Guest speakers and Minister Naughten

Discussions and workshops went on for the whole day. Guest speakers included Dr. Conor Murphy  (Maynooth University), Mick Kelly and Katie Smith (Change X and Grow It Yourself), Dr. Margaret Desmond (University College Cork). A drop-in area was open to the public to meet representatives from Eco-Unesco, Teagasc, An Taisce, SEAI, VOICE Ireland, IFA and EPA.

The choice of the location for the event is significant as “Athlone is one of the areas which have suffered greater impacts of climate change. At the moment 147 families are still seeking relocation due to flooding” Minister Naughten highlighted in his opening remarks. “The Government has committed nearly 1% of the GDP to be spent on climate measures under the National Development Plan. No other government in the world has done that” said Denis Naughten. The Minister called also for communities to make their voice heard. He told the audience that when he was campaigning for the general elections only one citizen asked him about climate change.  “We will be investing but we need people and communities to talk about climate change” he added.

Francesca with Minister Naughten and other participants (Ph credit: DCCAE)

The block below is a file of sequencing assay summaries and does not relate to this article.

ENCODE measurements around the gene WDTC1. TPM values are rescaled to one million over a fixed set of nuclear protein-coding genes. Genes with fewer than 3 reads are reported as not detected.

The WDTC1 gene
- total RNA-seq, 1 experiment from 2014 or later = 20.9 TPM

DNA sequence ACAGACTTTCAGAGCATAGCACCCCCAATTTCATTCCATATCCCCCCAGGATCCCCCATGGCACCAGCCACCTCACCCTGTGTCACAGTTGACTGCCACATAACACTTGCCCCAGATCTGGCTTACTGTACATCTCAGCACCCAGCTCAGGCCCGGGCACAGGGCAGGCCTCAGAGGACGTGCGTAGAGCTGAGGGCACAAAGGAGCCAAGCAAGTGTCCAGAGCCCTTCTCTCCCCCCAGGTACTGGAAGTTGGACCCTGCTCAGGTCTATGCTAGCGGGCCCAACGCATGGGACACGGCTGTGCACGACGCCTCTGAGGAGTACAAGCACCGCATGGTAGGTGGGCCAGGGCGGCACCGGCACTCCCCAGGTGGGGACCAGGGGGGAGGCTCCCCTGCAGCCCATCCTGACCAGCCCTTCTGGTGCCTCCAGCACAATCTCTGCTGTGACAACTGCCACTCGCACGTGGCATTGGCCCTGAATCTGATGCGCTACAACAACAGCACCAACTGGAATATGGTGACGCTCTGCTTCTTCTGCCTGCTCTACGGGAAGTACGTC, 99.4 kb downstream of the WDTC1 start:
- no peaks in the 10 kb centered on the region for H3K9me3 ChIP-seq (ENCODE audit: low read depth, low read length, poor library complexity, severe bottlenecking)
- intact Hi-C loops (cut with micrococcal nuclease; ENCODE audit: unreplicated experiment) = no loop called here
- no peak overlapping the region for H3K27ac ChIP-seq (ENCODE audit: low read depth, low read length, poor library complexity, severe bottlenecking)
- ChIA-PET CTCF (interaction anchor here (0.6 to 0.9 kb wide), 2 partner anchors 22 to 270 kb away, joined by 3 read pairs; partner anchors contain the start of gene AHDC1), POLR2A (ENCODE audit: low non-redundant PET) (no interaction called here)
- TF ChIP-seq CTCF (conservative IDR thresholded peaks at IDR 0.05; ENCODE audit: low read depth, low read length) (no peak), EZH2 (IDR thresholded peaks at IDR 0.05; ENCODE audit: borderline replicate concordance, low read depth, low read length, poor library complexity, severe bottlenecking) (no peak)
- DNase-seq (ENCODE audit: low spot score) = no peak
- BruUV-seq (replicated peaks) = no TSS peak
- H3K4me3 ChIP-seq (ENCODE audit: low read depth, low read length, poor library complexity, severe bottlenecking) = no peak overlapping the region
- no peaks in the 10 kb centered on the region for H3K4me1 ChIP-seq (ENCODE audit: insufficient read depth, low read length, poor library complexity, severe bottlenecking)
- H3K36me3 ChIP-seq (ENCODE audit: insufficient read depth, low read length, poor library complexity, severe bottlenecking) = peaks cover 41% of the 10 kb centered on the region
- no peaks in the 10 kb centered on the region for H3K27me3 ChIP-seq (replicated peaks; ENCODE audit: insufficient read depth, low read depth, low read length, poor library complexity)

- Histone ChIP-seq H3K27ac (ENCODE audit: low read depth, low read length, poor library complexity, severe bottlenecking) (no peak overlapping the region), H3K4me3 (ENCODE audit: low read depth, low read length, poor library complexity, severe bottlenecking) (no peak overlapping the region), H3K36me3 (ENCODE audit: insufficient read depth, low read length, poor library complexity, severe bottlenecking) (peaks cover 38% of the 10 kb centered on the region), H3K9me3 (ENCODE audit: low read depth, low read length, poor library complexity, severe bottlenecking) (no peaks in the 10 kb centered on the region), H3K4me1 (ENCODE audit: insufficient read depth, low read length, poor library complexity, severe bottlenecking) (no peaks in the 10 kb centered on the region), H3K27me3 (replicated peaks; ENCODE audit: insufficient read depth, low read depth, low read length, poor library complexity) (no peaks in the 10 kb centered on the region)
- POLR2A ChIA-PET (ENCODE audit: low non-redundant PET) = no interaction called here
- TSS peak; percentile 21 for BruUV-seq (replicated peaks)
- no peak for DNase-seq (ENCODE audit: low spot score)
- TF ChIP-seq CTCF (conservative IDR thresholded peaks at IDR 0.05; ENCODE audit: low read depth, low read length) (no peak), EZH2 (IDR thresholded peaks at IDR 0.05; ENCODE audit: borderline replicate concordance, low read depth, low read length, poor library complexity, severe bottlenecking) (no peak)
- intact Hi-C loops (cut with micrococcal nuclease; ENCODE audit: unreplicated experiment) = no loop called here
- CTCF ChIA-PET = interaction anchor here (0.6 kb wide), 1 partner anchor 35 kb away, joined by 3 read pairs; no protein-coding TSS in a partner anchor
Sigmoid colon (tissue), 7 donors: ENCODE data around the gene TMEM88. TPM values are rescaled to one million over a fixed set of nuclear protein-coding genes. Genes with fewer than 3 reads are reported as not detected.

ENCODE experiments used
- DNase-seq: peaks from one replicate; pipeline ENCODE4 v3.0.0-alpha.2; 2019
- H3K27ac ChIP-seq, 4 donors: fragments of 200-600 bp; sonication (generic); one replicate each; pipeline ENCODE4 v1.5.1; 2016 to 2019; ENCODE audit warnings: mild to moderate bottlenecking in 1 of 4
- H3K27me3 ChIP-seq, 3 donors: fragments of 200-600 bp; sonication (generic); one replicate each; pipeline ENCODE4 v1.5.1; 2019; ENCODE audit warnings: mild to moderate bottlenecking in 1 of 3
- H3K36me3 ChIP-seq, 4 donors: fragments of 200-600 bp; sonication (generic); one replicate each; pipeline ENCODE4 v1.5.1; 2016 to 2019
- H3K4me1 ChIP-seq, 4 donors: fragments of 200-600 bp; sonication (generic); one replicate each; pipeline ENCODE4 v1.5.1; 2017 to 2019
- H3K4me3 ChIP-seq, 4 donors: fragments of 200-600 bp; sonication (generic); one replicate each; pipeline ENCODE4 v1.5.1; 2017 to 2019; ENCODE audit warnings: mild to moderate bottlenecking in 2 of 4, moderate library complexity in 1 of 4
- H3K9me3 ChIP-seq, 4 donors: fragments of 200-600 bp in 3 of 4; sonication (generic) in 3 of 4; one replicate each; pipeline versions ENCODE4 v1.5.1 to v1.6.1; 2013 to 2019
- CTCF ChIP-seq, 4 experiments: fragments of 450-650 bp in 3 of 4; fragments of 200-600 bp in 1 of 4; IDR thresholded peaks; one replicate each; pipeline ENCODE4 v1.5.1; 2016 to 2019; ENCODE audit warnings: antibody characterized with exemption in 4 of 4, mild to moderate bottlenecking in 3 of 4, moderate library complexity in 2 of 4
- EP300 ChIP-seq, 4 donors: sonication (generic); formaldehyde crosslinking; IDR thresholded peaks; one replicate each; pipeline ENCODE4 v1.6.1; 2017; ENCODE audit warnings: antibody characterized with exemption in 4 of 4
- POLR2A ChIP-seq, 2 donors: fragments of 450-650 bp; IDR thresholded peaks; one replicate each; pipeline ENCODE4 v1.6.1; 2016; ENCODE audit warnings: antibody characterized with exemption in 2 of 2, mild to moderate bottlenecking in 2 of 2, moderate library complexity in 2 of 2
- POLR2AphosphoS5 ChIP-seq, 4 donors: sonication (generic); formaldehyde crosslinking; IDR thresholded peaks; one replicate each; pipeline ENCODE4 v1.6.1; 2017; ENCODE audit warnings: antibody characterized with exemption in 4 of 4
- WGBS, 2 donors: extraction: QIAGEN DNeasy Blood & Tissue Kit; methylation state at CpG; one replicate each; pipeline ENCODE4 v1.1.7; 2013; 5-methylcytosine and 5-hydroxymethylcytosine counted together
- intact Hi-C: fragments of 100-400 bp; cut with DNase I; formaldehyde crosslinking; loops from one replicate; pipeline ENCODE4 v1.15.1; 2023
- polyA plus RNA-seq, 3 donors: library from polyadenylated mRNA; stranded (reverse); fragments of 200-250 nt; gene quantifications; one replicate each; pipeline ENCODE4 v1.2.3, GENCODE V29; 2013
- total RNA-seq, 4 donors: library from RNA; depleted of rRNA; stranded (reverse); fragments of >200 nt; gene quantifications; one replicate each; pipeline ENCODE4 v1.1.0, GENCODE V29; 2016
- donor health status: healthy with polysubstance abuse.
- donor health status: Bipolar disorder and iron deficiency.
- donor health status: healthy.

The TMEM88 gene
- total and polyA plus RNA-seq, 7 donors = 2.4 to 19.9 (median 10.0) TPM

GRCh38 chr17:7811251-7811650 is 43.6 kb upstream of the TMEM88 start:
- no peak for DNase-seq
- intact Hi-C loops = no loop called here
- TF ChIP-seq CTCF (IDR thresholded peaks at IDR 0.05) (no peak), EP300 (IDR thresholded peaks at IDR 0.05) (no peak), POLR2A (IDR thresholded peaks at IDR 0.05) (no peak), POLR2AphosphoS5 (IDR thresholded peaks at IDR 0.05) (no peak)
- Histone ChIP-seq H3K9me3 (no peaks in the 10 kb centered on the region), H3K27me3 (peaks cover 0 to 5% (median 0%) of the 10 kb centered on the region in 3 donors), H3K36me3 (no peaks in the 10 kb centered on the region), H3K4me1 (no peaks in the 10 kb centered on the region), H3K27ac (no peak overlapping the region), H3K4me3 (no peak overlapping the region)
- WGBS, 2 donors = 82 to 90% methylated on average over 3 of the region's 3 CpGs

It has been such an inspiring day and I was delighted to be appointed as one of the Table Hosts to facilitate the discussion as the Leitrim Cool Planet Champion” Francesca said. “There is a terrific positive energy among the people here today. We are all very conscious of the urgent and imperative collective effort needed. Now it is time to engage with the whole civil society, we simply cannot afford any further delay” she added. “Climate change represents a threat but also a major opportunity for Leitrim. The inevitable transformational change required represents a massive opportunity for low-carbon investments across all economic sectors, resulting in an increased attraction of new brains (and families) to come and live in this stunning part of Ireland” Francesca concluded.

GEAI Data Protection is compliant with GDPR

General Data Protection Regulation (GDPR) comes into effect on the 25 May 2018. GDPR aims to give individuals more rights, control and understanding of how their personal data is processed.